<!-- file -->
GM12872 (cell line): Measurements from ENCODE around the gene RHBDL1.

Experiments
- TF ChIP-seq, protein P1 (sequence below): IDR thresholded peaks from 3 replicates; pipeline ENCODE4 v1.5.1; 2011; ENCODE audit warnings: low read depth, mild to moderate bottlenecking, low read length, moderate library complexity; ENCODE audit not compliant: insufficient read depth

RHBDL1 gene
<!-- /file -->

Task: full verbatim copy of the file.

GM12872 (cell line): Measurements from ENCODE around the gene RHBDL1.

Experiments
- TF ChIP-seq, protein P1 (sequence below): IDR thresholded peaks from 3 replicates; pipeline ENCODE4 v1.5.1; 2011; ENCODE audit warnings: low read depth, mild to moderate bottlenecking, low read length, moderate library complexity; ENCODE audit not compliant: insufficient read depth

RHBDL1 gene